I measure the apple slice and get 0.429 Volts and 82.2 uA. Great! some improvements, but we'll do even better.

As a side note, I had to leave this set up for a little while to take a call. When I returned, both the voltage and current of the battery had decreased, much like a real battery would throughout its lifetime. In this case, there could be several mechanisms for this - the apple could be drying out, the electrodes could be developing an oxide layer, or even slipping / making poorer contact with the apple.

Step 6: Useful Power?

Picture of Useful Power?

Okay, so we can do even better. We really just need small cubes of apple to provide a decent cross sectional area while spacing out electrodes closely. (Be careful not to accidentally short the electrodes, or you'll get no current or voltage!)

We can increase our limited voltage by putting several of these cells in series. This means connecting the positive of one cell to the negative of the next, and so on, adding successive cell voltages. So, putting 4 cells in series should give up about 4*0.43 V = 1.72 Volts

I measure 1.677 Volts for 4 cells in series. Note that we still measure only 87.5 uA for the short circuit current - we would need to put cells in parallel to increase our current capability.

With this voltage, we have a shot at turning on a Red LED which has a forward voltage of 1.8 Volts.* We get a nice, dim glowing red light, if you look at the correct angle.

*An LED will begin to turn on, pass current, and emit light around its forward voltage. This is why a Red LED was recommended. A Blue LED will have a forward voltage of around 3.3 V (not a problem if you have more patience than I at constructing more battery cells).

Step 7: Understanding Battery Analogies

Picture of Understanding Battery Analogies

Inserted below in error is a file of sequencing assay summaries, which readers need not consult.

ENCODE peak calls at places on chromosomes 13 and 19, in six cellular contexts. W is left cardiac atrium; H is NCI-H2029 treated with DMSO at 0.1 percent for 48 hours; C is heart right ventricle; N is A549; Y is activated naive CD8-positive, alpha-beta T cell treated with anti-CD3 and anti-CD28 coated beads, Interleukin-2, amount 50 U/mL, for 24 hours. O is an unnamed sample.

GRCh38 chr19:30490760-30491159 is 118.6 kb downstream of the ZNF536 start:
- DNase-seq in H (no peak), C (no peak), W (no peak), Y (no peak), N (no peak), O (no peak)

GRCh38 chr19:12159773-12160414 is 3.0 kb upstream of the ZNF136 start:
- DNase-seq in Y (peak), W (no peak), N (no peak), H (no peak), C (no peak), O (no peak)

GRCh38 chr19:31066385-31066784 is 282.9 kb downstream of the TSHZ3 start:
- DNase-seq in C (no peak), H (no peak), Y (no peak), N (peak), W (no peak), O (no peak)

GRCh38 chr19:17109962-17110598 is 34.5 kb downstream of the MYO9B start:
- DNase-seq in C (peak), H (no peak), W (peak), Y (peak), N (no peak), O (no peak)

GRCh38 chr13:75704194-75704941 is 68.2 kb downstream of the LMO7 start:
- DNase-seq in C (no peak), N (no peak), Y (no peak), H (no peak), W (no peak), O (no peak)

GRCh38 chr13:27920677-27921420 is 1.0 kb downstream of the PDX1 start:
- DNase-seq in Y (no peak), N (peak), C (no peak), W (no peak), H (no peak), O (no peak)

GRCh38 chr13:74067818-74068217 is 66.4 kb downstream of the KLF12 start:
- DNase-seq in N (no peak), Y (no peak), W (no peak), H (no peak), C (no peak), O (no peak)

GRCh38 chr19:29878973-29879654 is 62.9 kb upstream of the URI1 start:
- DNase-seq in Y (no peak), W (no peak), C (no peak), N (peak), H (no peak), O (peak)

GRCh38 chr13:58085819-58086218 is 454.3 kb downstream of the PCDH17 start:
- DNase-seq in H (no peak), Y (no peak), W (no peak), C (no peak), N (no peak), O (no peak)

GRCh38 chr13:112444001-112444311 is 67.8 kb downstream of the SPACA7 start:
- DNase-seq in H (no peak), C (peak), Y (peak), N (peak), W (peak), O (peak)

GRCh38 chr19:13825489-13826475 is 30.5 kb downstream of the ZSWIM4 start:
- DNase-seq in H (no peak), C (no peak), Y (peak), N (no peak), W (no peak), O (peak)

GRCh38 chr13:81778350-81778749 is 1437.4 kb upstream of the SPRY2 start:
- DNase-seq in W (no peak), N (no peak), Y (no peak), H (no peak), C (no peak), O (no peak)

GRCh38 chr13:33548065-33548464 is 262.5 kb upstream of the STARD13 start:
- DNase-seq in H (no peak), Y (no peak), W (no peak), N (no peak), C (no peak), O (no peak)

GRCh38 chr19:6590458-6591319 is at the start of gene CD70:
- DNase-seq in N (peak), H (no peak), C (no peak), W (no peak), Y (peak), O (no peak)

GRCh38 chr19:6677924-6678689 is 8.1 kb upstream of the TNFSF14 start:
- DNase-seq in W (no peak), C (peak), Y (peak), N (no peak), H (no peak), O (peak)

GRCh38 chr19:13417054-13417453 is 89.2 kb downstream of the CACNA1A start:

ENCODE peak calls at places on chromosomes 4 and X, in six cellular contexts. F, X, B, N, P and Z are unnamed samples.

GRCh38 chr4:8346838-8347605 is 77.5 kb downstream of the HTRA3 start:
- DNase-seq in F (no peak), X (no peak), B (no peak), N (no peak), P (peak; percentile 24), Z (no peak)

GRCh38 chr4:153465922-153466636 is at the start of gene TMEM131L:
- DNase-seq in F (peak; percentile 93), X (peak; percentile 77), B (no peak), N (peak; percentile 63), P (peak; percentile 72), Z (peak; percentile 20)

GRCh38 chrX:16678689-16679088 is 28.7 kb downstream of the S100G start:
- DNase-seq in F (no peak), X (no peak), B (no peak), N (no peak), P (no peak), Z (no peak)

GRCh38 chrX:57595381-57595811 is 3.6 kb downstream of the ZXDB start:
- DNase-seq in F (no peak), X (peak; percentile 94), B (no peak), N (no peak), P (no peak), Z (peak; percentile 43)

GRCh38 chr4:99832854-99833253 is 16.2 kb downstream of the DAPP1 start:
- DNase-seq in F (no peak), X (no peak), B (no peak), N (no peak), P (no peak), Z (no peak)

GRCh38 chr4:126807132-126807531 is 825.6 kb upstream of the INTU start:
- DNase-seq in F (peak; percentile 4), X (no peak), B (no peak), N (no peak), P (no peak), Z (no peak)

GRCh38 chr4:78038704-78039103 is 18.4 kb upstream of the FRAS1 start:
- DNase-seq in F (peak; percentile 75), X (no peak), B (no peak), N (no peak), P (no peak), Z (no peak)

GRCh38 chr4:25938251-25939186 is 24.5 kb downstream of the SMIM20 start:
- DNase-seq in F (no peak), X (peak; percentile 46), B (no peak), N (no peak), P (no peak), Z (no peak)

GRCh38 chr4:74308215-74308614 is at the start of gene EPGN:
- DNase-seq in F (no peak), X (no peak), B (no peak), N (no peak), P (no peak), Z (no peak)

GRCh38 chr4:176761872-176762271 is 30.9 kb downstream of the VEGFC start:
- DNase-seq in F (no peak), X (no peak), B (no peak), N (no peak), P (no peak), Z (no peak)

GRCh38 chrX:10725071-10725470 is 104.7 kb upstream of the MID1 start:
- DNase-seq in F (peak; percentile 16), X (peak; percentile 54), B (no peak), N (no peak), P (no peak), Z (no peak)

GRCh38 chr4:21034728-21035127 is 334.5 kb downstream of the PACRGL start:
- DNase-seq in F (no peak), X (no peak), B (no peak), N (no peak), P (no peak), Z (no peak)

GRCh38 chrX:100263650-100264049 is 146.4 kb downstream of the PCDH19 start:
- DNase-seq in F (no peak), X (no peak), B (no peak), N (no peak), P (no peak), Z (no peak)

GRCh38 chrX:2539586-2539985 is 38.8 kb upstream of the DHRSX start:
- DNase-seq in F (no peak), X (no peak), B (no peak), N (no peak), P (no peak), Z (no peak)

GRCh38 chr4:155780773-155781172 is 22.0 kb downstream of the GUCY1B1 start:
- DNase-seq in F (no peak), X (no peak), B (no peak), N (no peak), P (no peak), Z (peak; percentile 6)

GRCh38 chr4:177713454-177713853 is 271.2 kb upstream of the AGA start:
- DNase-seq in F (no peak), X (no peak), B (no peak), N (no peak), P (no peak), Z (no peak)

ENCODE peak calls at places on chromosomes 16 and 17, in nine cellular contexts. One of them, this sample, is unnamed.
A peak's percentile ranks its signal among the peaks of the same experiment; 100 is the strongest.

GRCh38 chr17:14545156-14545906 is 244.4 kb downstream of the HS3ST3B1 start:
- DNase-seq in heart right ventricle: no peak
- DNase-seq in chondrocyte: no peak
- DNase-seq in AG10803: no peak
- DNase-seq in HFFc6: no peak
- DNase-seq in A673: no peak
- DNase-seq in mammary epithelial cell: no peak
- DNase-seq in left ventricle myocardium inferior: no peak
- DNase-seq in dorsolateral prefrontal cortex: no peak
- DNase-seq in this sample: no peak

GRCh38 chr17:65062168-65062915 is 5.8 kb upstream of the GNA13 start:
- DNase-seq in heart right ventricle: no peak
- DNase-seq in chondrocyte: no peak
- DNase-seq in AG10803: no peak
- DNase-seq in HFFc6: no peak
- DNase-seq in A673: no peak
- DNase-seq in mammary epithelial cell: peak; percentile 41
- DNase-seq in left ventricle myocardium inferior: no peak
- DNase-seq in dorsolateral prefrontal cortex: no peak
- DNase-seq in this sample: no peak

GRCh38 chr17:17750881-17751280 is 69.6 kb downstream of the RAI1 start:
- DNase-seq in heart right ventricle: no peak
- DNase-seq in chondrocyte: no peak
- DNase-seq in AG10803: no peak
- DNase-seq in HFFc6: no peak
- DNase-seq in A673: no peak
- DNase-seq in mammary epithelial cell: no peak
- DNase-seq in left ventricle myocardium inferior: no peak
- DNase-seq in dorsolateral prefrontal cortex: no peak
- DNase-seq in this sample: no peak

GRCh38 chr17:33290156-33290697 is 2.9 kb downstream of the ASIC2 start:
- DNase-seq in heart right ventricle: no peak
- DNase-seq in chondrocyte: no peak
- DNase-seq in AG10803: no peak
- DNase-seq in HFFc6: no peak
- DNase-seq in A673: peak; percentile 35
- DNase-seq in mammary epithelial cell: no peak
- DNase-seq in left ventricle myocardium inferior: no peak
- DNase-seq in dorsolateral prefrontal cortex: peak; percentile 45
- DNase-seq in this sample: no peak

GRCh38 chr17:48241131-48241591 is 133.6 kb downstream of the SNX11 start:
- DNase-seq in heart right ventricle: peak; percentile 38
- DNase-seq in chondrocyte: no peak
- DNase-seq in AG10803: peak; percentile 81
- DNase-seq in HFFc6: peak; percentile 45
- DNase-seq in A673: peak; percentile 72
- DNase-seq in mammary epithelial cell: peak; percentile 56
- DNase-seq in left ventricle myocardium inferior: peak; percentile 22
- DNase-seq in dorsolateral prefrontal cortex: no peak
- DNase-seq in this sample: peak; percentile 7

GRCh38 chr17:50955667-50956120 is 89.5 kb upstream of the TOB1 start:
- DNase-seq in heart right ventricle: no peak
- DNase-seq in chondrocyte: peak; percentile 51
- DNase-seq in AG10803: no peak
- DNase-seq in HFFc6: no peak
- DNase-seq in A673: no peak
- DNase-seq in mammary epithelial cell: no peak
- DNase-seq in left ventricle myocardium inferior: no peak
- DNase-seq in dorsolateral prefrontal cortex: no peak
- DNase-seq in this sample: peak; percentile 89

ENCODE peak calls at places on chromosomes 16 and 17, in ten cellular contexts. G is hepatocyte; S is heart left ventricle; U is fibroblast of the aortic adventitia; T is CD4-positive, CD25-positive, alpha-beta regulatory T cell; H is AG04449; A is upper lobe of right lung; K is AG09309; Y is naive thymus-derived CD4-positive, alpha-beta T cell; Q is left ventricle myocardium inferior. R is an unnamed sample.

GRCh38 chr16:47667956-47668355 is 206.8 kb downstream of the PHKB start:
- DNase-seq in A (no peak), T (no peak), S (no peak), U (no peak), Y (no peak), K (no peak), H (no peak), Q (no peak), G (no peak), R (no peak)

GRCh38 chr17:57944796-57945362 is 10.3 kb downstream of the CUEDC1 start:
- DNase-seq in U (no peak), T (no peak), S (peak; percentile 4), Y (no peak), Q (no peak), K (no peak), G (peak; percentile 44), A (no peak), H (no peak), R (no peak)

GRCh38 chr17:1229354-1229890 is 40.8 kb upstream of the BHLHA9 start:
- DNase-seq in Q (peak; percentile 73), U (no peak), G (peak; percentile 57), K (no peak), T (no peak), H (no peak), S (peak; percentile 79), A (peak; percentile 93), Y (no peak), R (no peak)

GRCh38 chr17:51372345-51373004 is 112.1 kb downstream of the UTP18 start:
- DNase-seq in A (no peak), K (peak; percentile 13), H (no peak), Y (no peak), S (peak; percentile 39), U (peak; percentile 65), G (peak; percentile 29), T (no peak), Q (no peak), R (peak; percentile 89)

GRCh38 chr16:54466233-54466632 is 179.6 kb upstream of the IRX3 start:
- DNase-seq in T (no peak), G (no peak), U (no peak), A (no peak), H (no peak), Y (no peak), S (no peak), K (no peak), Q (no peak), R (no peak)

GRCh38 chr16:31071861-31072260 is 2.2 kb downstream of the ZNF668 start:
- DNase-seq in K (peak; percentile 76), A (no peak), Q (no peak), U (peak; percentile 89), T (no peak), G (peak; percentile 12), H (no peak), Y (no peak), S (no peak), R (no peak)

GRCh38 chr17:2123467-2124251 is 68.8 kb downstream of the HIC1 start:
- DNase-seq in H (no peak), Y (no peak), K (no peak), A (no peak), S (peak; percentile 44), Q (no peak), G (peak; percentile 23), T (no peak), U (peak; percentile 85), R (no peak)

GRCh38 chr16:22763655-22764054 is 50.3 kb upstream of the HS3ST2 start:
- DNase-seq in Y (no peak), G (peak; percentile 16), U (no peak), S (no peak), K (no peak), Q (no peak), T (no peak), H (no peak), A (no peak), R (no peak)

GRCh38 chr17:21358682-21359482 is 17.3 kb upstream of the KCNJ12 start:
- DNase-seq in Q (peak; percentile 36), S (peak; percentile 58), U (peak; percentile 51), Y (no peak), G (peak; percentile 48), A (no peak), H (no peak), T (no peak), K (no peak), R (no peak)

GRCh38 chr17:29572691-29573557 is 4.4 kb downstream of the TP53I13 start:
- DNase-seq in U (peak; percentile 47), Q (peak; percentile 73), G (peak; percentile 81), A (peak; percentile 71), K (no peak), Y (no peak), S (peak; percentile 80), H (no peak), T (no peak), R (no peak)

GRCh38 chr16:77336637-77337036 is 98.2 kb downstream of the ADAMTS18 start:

So we've just scratched the surface, but I hope I've introduced you to exploring with a (safe) battery that you can actively change parameters and dimensions of.

Placing batteries in series allows you to increase the voltage.

Placing batteries in parallel allows you to increase the current (though be careful when doing this with real batteries, as their voltages will not match perfectly).

What would you expect the internal construction of a 9V battery to look like?

Step 8: Fruits of Your Labor and Further Steps

Picture of Fruits of Your Labor and Further Steps

Feel free to reward yourself with any of the apples you didn't experiment on.

I've really just grazed the top of a lot of subjects here. For more information, you could check out some of the following links.

Related Instructables

Running a Microcontroller off a Lemon

The Chemistry

Electrochemistry Experiments

Fruit Batteries

Comments

GreenMeUpScotty (author)2014-11-20

Thank you for the explanation and instruction. My Gkid and I are going to be experimenting with a system like this for her science fair project! Question: Why can't a person eat the fruit after the experiment?

computeruser28 (author)2014-10-12

I like this instructable. Probably one could use a joule thief with fruits haha. Although of course the fruit would decay, but it might be a good idea.
I'd like to ask if the assignment for positive and negative poles of the battery are arbitrary? If it is, then is it right to assume that current could flow from steel to zinc and vice versa?

The assignment isn't arbitrary, in that the steel terminal will always have a positive voltage with respect to the zinc terminal.

Attaching a load (like an LED) will result in a current flowing from the steel (positive terminal) flowing through the LED to the zinc (negative terminal).

laith mohamed (author)2014-10-13

Good ideas .

bsims1 (author)2014-10-12

What happens if you liquify the apple into applesauce?

MattDougan (author)bsims12014-10-12

Interesting point!

It shouldn't matter much, you will still produce a similar voltage. In this case, the apple is simply providing electrolytes and a conductive path. (Hence why apples, oranges, lemons, citrus fruits, potatoes, and more can also be used for this type of experiment)

I would expect it to affect the current capability of the battery and the internal resistance - but I couldn't tell you whether it would increase or decrease without trying it myself. (Apple sauce is delicious and I have none right now)

teaMJPx (author)2014-10-12

This. Is. Awesome!

MattDougan (author)teaMJPx2014-10-12

Thank you everyone for reading and your nice comments! I had a lot of fun putting this together

watchmeflyy (author)2014-10-11

Great tutorial!

MsSweetSatisfaction (author)2014-10-11

That's so cool! Thanks for sharing your knowledge!

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Bio: I'm a pretty newly minted electrical engineer, and creating new things is awesome.